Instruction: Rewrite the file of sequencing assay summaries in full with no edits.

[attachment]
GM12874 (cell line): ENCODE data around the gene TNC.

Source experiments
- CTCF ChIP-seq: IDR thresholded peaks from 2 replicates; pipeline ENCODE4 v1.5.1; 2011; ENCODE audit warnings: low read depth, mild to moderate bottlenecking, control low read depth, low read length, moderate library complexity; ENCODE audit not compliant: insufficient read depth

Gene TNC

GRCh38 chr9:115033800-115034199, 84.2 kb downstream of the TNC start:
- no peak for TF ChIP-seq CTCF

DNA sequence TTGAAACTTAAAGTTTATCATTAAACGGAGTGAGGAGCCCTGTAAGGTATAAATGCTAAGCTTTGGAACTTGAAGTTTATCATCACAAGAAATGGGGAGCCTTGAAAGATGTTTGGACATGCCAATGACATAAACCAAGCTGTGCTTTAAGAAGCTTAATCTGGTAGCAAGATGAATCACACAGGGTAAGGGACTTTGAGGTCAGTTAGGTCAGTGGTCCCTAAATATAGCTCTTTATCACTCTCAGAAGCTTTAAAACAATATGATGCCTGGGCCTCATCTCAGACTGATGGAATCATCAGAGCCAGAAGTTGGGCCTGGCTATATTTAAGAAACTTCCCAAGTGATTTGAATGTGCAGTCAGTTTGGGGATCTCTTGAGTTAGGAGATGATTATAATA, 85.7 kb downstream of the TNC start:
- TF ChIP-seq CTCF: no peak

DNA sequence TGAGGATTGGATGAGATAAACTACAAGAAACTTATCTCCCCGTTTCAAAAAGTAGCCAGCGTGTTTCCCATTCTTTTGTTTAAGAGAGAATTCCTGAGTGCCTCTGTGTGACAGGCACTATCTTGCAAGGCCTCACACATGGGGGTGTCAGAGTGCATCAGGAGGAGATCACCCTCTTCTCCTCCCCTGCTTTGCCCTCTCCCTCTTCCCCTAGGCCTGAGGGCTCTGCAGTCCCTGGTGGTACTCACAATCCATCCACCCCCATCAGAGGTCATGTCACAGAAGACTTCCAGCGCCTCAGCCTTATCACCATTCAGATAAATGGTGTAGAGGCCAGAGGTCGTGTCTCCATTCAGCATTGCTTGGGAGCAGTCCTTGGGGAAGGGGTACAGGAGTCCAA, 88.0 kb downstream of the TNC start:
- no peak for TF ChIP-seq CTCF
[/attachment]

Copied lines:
GM12874 (cell line): ENCODE data around the gene TNC.

Source experiments
- CTCF ChIP-seq: IDR thresholded peaks from 2 replicates; pipeline ENCODE4 v1.5.1; 2011; ENCODE audit warnings: low read depth, mild to moderate bottlenecking, control low read depth, low read length, moderate library complexity; ENCODE audit not compliant: insufficient read depth

Gene TNC

GRCh38 chr9:115033800-115034199, 84.2 kb downstream of the TNC start:
- no peak for TF ChIP-seq CTCF

DNA sequence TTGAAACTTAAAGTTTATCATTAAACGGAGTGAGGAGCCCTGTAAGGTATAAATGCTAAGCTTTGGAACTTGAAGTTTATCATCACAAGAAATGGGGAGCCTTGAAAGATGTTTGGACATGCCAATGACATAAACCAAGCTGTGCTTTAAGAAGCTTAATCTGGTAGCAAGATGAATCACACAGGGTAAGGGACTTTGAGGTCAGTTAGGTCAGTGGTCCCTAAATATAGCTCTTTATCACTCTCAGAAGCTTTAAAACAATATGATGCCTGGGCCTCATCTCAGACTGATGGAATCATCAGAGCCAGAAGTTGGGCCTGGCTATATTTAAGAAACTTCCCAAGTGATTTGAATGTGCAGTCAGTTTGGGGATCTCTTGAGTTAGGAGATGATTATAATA, 85.7 kb downstream of the TNC start:
- TF ChIP-seq CTCF: no peak

DNA sequence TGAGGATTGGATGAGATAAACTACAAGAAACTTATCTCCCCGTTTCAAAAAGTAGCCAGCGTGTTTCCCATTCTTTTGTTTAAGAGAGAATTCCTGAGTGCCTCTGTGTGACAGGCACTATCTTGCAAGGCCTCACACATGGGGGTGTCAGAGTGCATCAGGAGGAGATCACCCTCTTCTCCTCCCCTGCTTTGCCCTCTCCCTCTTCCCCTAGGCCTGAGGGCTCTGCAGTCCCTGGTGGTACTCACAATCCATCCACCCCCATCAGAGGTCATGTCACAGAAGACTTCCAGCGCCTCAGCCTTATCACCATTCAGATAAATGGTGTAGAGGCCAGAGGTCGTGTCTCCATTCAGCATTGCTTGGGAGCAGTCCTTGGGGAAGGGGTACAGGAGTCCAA, 88.0 kb downstream of the TNC start:
- no peak for TF ChIP-seq CTCF